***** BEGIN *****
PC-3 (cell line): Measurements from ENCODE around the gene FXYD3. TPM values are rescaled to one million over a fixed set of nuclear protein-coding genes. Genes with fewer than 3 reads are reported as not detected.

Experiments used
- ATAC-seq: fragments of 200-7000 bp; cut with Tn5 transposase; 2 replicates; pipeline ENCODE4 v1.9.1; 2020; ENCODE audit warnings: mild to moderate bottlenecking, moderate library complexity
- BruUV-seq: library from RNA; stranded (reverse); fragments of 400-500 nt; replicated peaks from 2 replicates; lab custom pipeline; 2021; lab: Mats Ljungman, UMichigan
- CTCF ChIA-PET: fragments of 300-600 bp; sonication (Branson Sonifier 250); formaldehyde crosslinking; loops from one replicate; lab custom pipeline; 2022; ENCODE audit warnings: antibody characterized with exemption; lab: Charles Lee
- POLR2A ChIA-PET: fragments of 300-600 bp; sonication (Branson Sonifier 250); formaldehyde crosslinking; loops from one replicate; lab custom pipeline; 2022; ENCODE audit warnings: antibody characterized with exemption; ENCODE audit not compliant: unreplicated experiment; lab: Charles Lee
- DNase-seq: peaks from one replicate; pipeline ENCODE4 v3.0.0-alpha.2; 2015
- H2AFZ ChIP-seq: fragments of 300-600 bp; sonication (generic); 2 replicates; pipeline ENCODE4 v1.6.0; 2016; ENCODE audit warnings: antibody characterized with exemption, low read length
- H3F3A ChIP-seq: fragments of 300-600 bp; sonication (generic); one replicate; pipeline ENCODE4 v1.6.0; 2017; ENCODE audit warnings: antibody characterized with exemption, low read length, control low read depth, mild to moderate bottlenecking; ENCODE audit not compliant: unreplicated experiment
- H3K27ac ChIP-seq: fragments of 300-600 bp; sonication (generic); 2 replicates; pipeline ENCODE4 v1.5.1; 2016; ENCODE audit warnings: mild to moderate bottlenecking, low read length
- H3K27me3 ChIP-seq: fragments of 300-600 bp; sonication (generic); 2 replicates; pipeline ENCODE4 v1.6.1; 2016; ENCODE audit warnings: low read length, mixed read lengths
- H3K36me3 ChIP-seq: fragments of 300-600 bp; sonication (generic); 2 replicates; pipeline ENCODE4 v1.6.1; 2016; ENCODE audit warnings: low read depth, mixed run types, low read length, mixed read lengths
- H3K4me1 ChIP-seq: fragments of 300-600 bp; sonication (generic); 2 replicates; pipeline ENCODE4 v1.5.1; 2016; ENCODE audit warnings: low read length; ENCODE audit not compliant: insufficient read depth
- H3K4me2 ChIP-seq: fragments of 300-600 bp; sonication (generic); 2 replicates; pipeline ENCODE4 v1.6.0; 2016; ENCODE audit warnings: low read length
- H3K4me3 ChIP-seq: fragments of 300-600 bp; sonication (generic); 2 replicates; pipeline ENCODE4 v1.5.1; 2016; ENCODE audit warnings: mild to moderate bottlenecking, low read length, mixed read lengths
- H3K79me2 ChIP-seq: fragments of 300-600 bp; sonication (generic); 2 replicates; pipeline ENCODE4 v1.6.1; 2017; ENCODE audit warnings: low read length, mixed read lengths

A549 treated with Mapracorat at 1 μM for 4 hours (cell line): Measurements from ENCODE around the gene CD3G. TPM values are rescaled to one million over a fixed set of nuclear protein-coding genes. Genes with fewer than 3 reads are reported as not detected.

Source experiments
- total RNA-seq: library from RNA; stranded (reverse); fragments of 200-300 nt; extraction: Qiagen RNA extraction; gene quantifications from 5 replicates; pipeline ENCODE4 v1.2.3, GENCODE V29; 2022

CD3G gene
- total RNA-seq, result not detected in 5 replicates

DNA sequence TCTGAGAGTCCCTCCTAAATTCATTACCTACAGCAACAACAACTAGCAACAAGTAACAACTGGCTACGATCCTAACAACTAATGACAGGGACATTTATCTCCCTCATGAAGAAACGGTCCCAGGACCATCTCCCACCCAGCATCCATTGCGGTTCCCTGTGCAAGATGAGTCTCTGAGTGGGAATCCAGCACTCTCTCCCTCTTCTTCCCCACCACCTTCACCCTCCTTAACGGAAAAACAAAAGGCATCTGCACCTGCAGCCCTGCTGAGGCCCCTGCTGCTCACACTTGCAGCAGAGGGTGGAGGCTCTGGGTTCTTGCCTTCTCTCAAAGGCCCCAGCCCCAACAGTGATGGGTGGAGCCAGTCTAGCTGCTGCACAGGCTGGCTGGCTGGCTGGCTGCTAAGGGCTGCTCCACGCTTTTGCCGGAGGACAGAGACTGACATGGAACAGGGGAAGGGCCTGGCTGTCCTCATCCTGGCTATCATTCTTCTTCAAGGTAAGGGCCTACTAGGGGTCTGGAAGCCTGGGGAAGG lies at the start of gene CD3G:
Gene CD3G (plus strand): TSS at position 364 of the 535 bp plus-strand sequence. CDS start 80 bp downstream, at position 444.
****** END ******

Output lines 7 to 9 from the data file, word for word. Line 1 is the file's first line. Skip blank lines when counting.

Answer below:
- DNase-seq: peaks from one replicate; pipeline ENCODE4 v3.0.0-alpha.2; 2015
- H2AFZ ChIP-seq: fragments of 300-600 bp; sonication (generic); 2 replicates; pipeline ENCODE4 v1.6.0; 2016; ENCODE audit warnings: antibody characterized with exemption, low read length
- H3F3A ChIP-seq: fragments of 300-600 bp; sonication (generic); one replicate; pipeline ENCODE4 v1.6.0; 2017; ENCODE audit warnings: antibody characterized with exemption, low read length, control low read depth, mild to moderate bottlenecking; ENCODE audit not compliant: unreplicated experiment